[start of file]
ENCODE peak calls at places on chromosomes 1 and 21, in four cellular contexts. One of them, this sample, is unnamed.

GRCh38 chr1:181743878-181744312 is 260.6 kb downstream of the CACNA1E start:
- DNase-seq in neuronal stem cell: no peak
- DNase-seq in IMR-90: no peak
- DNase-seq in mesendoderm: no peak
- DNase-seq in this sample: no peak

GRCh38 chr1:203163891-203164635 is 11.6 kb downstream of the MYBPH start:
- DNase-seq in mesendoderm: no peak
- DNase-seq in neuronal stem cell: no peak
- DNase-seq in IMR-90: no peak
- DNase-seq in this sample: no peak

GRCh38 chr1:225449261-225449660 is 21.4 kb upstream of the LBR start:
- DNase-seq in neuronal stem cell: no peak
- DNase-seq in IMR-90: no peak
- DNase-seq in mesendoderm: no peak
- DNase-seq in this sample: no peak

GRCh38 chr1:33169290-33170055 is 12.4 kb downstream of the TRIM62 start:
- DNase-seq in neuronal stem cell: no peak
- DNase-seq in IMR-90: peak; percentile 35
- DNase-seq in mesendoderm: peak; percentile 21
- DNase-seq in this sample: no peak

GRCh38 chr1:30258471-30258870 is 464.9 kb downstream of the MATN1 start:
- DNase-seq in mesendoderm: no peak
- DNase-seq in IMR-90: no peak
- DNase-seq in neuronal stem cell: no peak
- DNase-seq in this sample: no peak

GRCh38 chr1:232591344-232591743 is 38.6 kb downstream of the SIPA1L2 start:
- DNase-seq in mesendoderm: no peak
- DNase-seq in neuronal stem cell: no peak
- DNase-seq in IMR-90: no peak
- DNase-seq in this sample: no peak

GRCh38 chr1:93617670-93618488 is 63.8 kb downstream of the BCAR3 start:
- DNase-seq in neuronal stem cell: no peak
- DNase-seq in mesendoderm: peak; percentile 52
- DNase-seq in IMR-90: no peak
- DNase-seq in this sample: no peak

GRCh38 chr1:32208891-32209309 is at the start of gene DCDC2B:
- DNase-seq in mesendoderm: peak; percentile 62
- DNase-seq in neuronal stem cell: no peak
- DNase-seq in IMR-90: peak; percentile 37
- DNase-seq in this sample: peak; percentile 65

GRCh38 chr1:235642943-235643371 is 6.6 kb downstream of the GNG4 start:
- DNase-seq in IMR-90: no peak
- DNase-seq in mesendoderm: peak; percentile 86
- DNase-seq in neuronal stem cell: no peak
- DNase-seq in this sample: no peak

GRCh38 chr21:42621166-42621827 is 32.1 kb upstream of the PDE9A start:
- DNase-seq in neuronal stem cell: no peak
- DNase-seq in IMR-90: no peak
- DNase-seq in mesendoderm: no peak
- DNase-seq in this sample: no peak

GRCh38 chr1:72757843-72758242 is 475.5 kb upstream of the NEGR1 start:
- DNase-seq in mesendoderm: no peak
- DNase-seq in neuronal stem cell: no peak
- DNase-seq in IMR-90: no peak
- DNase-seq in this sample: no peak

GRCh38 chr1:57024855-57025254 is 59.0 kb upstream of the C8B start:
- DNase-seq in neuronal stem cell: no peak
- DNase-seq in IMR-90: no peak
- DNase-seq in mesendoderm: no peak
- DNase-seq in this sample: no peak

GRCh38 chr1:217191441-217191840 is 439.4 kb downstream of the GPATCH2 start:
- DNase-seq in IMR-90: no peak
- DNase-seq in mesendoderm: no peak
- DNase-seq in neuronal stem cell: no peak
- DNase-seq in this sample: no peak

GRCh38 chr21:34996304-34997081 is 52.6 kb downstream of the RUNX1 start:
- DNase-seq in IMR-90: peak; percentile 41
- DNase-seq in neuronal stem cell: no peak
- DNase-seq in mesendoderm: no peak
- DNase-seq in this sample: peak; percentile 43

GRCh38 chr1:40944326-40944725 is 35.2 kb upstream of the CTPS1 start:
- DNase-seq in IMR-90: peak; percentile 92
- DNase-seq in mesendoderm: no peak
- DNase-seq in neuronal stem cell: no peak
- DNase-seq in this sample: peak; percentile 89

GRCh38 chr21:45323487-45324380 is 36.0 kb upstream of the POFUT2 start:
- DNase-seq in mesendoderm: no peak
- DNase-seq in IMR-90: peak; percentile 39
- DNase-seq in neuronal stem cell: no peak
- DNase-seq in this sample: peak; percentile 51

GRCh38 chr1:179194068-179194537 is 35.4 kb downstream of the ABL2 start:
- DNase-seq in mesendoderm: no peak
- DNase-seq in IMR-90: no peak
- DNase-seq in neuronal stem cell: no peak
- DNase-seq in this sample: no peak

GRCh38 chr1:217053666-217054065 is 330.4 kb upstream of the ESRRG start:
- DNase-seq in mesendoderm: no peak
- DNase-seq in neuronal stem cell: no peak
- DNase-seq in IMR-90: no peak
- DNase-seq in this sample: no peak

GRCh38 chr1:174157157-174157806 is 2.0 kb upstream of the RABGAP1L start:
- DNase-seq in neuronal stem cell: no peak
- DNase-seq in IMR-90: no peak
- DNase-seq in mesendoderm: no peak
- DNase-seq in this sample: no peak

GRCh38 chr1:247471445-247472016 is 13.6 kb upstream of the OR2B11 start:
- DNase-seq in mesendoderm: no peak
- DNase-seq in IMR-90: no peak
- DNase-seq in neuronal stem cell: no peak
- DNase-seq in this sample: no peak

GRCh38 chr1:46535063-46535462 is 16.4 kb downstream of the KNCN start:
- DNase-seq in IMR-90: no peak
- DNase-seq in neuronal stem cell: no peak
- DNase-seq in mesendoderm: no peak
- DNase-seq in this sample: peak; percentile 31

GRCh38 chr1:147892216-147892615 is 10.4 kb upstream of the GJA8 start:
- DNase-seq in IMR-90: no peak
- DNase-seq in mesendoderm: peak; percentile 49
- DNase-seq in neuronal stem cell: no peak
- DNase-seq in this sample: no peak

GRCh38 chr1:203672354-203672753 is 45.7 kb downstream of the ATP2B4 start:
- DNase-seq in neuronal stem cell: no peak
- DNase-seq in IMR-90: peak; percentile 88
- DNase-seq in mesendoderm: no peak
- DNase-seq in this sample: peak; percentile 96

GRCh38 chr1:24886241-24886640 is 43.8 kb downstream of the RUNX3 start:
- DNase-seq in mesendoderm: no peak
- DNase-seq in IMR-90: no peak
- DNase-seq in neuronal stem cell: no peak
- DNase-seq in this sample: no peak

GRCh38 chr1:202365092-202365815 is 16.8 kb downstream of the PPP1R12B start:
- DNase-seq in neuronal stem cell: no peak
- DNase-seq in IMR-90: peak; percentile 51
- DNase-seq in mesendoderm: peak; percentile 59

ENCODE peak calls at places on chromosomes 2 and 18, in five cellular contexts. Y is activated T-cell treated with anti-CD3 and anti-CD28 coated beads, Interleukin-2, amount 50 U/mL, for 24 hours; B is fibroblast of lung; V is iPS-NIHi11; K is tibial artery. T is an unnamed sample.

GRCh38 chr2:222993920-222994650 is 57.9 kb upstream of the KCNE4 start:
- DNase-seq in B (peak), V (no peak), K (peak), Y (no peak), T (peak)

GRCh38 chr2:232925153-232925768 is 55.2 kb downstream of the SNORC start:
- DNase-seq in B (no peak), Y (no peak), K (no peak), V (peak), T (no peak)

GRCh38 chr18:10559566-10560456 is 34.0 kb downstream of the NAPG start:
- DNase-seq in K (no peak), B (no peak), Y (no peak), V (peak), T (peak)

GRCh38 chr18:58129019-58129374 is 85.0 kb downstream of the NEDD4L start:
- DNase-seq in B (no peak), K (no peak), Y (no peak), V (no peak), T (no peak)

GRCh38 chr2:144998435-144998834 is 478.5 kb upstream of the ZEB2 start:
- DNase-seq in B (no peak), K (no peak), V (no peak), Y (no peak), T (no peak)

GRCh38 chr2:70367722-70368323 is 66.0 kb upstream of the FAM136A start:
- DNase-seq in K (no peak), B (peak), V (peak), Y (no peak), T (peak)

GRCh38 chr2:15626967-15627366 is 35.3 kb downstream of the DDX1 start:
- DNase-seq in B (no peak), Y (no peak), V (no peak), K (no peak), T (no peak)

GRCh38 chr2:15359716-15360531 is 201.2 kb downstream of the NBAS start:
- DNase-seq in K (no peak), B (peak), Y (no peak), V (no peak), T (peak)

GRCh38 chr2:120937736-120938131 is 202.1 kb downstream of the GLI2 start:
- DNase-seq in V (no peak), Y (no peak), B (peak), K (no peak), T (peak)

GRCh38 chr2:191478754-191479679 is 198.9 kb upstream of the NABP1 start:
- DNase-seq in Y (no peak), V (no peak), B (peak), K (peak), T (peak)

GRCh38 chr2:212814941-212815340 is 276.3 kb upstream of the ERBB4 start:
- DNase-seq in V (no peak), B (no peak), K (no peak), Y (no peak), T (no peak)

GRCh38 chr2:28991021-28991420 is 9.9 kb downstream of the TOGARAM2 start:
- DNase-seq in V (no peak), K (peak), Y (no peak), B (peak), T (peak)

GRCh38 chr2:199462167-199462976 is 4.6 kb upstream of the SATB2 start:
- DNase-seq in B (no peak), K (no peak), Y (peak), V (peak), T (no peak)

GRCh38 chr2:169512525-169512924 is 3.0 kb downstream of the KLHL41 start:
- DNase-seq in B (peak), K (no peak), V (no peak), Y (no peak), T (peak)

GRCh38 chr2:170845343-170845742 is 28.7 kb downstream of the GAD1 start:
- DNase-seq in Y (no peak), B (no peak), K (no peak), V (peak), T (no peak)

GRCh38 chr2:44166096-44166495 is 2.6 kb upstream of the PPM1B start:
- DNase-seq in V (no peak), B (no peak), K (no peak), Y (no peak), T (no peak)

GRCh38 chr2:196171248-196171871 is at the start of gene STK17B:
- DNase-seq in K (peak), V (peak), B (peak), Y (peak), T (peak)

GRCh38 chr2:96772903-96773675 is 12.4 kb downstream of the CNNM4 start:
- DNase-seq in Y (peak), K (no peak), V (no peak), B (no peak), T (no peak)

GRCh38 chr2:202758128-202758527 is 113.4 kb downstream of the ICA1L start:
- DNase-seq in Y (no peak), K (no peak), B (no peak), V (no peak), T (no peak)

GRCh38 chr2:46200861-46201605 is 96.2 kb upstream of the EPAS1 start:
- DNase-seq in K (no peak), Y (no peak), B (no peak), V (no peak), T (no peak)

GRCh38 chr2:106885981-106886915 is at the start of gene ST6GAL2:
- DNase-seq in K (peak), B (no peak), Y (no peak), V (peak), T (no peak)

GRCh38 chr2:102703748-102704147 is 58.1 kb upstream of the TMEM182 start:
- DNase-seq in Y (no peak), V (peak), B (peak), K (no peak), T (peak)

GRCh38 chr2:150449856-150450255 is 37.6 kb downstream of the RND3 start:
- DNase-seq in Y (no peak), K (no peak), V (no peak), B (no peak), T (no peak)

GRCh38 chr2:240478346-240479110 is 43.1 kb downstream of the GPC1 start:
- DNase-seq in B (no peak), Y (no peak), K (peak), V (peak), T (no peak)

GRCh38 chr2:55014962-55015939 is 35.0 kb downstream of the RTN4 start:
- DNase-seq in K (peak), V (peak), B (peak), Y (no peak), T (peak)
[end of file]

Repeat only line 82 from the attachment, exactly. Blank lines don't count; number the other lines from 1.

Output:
GRCh38 chr1:179194068-179194537 is 35.4 kb downstream of the ABL2 start: